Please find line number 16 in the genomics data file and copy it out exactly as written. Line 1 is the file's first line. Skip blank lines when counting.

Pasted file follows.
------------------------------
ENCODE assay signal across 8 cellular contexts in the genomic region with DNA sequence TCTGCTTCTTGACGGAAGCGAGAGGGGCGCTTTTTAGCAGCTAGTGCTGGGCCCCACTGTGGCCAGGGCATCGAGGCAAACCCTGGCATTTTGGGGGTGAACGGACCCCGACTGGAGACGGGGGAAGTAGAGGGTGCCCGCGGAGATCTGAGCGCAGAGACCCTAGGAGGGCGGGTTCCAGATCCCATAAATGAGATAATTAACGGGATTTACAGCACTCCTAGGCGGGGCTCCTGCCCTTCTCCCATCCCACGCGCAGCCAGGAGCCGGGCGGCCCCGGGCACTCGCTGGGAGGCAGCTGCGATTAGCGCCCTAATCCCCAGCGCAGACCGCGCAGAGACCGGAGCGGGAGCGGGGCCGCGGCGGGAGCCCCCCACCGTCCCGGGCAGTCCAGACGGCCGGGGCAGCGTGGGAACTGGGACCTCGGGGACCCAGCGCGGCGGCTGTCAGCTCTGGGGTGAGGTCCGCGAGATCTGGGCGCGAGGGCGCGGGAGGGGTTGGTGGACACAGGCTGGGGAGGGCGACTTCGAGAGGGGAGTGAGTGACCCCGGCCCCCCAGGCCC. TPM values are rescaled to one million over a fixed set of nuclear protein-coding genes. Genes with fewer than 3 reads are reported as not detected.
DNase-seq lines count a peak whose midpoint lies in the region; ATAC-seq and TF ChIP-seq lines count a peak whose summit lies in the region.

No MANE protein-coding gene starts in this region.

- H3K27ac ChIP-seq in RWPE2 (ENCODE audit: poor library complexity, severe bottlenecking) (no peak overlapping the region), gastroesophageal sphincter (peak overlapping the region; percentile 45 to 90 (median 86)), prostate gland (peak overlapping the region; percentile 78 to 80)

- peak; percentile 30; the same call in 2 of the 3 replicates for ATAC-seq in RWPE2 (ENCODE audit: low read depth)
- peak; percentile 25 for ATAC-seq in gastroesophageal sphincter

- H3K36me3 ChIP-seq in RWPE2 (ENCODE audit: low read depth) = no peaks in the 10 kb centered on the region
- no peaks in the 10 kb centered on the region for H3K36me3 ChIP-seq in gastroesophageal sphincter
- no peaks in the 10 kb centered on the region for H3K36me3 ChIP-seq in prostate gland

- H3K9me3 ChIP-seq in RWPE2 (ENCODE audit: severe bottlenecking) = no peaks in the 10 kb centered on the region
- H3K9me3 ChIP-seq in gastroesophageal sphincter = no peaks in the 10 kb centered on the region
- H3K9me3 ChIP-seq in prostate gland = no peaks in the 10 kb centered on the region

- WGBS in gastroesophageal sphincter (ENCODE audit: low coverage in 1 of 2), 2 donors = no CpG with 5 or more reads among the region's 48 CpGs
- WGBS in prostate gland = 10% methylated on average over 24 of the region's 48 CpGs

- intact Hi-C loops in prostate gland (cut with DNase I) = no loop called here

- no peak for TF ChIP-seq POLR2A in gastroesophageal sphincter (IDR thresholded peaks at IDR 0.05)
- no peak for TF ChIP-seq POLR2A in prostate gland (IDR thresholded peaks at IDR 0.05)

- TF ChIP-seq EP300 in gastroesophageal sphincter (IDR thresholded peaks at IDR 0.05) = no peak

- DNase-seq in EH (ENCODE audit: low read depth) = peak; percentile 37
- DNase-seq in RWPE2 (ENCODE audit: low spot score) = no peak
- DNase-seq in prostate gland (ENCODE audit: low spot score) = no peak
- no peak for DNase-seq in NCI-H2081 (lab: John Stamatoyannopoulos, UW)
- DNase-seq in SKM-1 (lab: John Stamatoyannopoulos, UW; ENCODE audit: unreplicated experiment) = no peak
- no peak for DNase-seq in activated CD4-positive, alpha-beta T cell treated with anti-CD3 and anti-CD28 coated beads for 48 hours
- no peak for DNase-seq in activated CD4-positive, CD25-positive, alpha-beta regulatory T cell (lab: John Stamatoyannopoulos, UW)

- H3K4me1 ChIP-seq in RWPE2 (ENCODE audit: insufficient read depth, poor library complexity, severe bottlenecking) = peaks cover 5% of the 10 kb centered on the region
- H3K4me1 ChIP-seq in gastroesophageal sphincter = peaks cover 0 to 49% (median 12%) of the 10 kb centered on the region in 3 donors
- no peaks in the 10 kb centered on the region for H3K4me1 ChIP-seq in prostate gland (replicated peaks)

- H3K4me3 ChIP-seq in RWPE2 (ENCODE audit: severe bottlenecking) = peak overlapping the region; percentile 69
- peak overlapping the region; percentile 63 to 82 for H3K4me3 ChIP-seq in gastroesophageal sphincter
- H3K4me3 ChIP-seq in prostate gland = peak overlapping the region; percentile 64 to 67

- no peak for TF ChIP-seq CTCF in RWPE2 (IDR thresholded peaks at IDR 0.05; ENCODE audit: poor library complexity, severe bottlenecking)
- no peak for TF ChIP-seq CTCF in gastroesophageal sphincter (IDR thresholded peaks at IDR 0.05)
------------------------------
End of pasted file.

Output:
- no peak for TF ChIP-seq POLR2A in gastroesophageal sphincter (IDR thresholded peaks at IDR 0.05)